Attention, motel owners: Allow people to sell sex or drugs at your motel and you might find the state selling your furniture. But don't worry too much — the property could still be yours.
In a public auction last week, the state sold mattresses, TVs, and furnishings from the Garden Inn & Suites, the Royal Inn & Suites, the Bellevue Inn, and the Lamplighter Motor Inn. Once at auction, however, most of the items were purchased by the original owners.
All four motels were closed after a months-long investigation by the District Attorney's Office found the motels tolerating prostitution and drug activity on their premises. The furnishings were auctioned after being forfeited to the state as a result of "public nuisance" closures. But the day after the auction, a judge ruled that the hotels would be allowed to reopen.
"The [property owners] were the built-in buyers. It was only natural for them to buy their own stuff back so they could get back into business," said Ken Roebuck of Asset Recovery Auctions, who led auctions at each motel on Tuesday, May 6th.
Most items were sold by the room, and though people not affiliated with the motels purchased some miscellaneous items, such as tables and linens, the highest bidders tended to be the property owners themselves.
The furnishings from Garden Inn & Suites netted $18,500. The Royal Inn & Suites' items brought in $20,500. Items from the Bellevue Inn and the Lamplighter Motor Inn earned $2,250 and $1,850, respectively.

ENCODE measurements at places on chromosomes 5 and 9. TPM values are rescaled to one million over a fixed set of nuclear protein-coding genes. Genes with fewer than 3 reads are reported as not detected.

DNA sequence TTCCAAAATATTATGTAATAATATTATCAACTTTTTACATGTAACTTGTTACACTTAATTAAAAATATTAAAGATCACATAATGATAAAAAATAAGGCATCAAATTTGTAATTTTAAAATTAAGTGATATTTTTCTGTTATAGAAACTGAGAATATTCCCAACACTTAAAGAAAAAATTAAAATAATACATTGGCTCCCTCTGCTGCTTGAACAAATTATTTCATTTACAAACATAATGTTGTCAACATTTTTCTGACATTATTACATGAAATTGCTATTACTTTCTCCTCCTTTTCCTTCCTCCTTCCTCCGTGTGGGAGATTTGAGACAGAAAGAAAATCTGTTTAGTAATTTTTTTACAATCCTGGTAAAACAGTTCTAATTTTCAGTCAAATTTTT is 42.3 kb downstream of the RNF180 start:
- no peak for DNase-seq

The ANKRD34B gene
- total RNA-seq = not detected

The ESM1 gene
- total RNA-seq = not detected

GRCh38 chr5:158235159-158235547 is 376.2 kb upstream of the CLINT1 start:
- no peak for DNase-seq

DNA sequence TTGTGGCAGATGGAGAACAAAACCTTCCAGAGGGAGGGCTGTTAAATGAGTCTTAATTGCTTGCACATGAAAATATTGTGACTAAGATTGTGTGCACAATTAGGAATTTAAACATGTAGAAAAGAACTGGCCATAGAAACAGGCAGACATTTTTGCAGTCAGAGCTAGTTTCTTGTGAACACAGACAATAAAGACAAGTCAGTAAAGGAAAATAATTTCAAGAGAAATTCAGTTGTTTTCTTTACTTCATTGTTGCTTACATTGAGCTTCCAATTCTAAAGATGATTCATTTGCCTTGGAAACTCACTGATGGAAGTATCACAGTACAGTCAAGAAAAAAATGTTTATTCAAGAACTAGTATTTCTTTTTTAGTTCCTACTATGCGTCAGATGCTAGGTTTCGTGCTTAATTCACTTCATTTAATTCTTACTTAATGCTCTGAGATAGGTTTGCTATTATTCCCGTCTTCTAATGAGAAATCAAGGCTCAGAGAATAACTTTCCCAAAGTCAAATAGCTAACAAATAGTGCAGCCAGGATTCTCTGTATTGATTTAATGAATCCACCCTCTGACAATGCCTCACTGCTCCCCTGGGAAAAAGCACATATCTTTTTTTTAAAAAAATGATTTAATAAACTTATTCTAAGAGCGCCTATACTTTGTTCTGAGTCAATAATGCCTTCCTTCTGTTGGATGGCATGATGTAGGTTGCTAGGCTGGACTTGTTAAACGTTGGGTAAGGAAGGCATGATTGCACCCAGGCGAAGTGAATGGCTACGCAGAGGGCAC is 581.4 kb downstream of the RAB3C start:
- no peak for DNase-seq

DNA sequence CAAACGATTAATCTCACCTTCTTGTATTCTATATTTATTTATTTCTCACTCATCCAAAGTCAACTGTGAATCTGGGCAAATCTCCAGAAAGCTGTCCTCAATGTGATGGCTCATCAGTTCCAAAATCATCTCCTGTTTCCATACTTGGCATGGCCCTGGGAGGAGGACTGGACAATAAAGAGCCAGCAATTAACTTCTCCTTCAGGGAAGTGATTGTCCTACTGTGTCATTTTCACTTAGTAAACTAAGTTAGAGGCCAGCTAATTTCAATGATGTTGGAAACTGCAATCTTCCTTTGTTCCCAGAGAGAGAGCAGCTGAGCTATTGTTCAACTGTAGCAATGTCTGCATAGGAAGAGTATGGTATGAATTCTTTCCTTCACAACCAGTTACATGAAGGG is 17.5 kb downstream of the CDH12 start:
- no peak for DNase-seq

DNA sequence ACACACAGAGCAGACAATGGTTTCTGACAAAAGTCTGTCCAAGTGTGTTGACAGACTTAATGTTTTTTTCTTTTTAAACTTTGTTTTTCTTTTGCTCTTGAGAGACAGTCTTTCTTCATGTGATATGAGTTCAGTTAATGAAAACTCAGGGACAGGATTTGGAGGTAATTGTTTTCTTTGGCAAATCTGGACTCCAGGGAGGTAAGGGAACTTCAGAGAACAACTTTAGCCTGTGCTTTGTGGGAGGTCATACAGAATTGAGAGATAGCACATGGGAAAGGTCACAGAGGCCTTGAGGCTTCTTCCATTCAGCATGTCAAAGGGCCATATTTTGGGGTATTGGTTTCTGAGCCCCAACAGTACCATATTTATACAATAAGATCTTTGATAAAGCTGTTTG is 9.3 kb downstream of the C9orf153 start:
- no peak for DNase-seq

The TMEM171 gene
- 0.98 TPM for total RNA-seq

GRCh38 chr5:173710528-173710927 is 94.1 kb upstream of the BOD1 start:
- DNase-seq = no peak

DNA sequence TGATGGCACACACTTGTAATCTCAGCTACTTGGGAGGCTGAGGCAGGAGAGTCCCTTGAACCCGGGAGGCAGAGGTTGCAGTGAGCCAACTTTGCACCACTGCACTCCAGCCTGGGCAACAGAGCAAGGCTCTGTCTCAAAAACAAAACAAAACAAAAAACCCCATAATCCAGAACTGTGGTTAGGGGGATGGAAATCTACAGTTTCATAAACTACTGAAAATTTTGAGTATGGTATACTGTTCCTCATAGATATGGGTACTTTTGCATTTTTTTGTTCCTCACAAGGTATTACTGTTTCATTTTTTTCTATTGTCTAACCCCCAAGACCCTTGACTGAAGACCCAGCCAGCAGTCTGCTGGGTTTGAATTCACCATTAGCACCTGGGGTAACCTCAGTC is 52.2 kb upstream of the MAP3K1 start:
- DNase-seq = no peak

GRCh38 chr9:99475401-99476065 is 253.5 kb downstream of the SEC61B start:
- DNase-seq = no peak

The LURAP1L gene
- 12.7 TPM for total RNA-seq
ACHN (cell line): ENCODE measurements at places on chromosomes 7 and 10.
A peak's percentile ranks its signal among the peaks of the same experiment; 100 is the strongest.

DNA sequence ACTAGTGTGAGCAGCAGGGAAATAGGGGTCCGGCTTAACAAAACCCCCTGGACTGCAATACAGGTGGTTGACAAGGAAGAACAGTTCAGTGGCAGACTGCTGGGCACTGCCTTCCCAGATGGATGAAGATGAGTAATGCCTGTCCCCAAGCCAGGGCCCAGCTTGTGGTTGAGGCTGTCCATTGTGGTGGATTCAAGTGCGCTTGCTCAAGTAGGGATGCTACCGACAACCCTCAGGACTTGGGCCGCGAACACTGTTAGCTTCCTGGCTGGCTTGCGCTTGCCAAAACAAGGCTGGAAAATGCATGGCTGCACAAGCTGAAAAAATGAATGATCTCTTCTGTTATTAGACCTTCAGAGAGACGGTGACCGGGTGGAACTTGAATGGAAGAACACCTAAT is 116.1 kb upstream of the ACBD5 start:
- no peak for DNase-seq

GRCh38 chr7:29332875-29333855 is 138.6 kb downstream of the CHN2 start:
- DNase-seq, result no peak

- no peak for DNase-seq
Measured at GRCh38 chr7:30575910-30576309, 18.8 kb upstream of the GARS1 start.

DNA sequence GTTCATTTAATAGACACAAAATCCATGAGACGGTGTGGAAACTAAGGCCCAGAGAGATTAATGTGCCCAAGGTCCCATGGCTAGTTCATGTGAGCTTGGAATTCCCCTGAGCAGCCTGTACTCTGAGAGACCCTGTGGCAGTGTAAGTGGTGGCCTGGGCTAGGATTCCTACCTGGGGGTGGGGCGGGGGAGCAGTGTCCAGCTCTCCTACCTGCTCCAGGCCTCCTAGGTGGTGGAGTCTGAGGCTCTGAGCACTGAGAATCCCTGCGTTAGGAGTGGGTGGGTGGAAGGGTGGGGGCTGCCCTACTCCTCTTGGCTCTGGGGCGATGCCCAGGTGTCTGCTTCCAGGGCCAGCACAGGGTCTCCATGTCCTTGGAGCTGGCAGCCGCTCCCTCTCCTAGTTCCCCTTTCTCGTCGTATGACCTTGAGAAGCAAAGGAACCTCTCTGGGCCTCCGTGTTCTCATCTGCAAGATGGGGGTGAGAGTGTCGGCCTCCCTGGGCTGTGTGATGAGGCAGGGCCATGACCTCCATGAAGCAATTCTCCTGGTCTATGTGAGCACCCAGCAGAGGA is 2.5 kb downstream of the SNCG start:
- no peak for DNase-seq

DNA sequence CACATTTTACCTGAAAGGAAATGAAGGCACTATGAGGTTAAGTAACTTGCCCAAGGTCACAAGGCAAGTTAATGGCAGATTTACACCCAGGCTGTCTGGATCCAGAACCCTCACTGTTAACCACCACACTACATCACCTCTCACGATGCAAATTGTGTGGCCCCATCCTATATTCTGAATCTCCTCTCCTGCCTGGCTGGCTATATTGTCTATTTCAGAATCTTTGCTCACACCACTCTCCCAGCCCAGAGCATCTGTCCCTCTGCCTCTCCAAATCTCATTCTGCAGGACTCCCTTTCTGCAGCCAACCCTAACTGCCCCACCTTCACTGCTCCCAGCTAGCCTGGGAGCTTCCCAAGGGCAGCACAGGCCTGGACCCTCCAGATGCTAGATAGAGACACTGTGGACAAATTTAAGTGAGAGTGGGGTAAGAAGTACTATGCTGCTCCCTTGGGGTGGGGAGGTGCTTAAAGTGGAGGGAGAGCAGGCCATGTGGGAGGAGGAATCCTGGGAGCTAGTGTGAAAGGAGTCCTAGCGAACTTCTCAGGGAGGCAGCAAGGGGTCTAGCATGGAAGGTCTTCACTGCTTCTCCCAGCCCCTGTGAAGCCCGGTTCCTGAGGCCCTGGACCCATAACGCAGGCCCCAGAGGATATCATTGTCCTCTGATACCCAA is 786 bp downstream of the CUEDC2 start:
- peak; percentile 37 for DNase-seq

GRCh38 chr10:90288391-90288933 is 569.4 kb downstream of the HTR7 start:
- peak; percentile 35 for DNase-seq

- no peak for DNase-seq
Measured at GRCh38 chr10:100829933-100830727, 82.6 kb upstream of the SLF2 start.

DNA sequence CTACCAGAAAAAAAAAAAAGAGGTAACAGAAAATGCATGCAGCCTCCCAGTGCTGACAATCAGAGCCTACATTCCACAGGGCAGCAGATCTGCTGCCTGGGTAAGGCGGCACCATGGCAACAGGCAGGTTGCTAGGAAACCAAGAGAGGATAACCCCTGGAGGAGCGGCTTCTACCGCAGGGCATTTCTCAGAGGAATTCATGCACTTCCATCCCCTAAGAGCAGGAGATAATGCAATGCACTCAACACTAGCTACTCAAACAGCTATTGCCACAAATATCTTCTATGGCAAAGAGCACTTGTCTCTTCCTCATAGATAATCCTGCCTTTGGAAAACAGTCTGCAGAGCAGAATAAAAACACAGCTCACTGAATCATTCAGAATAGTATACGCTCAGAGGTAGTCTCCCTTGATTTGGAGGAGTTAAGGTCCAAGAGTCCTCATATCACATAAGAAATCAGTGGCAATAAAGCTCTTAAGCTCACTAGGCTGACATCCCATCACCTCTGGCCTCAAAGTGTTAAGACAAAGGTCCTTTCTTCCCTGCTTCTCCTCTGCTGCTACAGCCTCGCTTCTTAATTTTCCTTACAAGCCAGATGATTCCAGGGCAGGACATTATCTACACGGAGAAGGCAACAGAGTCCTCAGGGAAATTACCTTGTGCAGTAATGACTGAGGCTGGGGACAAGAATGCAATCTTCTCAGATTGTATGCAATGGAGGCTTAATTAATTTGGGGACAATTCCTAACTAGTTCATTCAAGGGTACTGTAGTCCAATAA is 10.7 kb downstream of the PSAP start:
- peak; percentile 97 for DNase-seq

Most of the money will go to cover the cost of the investigation at each motel. Any additional money will be given back to the property owners because the closures were civil, not criminal, proceedings.
"With a nuisance matter, we're not allowed to seize the property," said assistant district attorney John Campbell. "We're only allowed to sell the items that were used to further the nuisance."
Though it may seem strange that the property owners would ultimately receive the auction proceeds, Campbell said it's unlikely that there will be money left after investigation costs are covered.
The District Attorney's Office must use the funds to pay back the Memphis Police Department for use of undercover officers and the Shelby County Sheriff's Office for inmate labor used to set up the materials for the auctions. The D.A.'s office has yet to determine how much money each agency will receive.
"For a couple of these motels, the money raised is nowhere near going to cover the cost of the investigation," Campbell said. "I know the cost of the Bellevue's investigation will cost way over the $2,250 [brought in at auction], and the same thing goes for the Lamplighter. The other two will probably get some money back."
Campbell said the nuisance laws were set up so that taxpayers wouldn't bear the burden of paying for the investigations into such matters. "If your property causes a problem and the police have to do an investigation, it makes sense from a taxpayer standpoint that the property owner should have to cover those kinds of costs. It's a financial burden that will hopefully keep people from doing it again."